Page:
Following a year-long study of how well Lee’s Summit compensates its public employees, city leaders are still struggling for answers.
The Lee’s Summit City Council received a final report on the compensation study Thursday night. As was predicted in a draft report this summer, consulting firm Springsted found that, while the city’s retirement program and other benefits are quite generous, city workers on average are paid less than the market rate.
In particular, the study estimates pay for the city’s non-union employees is 10 percent below the average of 12 other governmental and private organizations surveyed. The pay for the city’s police officers and fire fighters, who are unionized, is also lagging, although the amount varies by position.
Council members were scheduled to vote on a resolution that would have begun to address the study’s findings, such as changing employee pay scales to better reflect market averages identified by the consultants.
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Instead, the council voted unanimously to table those discussions until next month after a representative of the police union challenged the accuracy of the report.
Rick Inglima, a police sergeant and president of Fraternal Order of Police Lodge 50, told the council his organization submitted open-record requests for salary data from many of the same organizations the consultants worked with and got different numbers from those presented in the study. In three instances that the union spot-checked, Inglima claimed the study underestimated maximum officer salaries in those areas by a combined $150,000.
“I don’t have much faith in the data that was put into this system,” he said. “We’re cops. We’re suspicious. We have to worry that there is some sort of attempt to dumb down the numbers to use in comparison.”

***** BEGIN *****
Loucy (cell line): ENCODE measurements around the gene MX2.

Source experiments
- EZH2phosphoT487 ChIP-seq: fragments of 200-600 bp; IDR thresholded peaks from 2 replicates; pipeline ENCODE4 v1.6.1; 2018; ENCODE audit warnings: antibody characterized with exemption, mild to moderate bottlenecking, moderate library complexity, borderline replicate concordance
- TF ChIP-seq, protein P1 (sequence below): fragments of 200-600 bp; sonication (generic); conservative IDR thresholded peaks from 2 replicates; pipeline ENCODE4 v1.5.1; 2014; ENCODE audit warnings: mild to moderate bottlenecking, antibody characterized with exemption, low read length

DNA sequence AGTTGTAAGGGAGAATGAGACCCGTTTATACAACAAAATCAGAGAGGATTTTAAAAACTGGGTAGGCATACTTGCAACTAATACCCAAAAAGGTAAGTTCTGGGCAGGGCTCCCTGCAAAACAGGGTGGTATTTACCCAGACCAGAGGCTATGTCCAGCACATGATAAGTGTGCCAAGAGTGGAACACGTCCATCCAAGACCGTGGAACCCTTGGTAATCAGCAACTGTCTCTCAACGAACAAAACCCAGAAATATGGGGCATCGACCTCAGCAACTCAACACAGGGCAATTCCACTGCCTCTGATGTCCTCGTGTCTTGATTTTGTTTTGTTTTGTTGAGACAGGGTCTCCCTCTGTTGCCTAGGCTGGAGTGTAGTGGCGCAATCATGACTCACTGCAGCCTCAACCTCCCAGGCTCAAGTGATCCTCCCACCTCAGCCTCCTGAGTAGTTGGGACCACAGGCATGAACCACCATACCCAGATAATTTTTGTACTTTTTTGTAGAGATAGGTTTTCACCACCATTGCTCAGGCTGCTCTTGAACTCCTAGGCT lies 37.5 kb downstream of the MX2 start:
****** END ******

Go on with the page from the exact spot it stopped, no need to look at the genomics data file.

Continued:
T.L. Cox, senior vice president for Springsted, defended the company’s methodology and said the consultant has attempted to be as transparent as possible, even going back to restudy the information for 40 positions after receiving questions from employees. Cox said that while some of the alleged errors raised by Inglima will require additional study, others simply reflect different ways to interpret the same information.
Cox acknowledged that, like in many surveys, the consultants sometimes had to grapple with poor response rates from those surveyed. In other instances, consultants combined positions with other pay ranges where they couldn’t make one-to-one comparisons. He said they received an average of six responses for 90 of the 124 jobs they researched, which he said made the study statistically valid.
“At the end of the day, we are here to discuss a salary structure that we have confidence in,” Cox said.
Still, the questions left some council members asking whether they had enough information to intelligently map out a “compensation philosophy,” including how competitive they want city salaries to be compared to other local governments. Such a decision could affect millions of dollars in the city budget.
Councilman Craig Faith said the problem may be miscommunication about the kind of information the council wanted the survey to gather and how they described the study to employees, 65 percent of whom told the consultant they didn’t believe their salaries were appropriate for their level of responsibility.
“If we can’t meet those expectations, we have a responsibility to show why we can’t meet those expectations,” Faith said. “These numbers need to be out to where everybody here agrees with them, we agree with them and everybody understands them. And that’s not where we are.”
Councilman Fred DeMoro asked whether the city could ask Springsted to try again to get data from some of the comparison cities, fill in the information gaps and recalculate the salary ranges.
City Manager Stephen Arbo cautioned that the city has already paid Springsted $225,000 for the study, and the company has already worked beyond the original scope of the project. Additional work would likely require additional cost, he said.
“I think we have spent enough money on this,” Councilwoman Trish Carlyle said. “Let’s fix it. Let’s move on.”
Ultimately, the council asked Arbo to come back at a Jan. 11 council work session with estimates for how much it would cost over five and 10 years to raise employee pay ranges to the mid-point of the market, the top of the market and a point in between. They also asked Arbo to investigate the discrepancies raised by the police union and provide examples of how other cities determine how to remain competitive with employee pay.
David Twiddy: firstname.lastname@example.org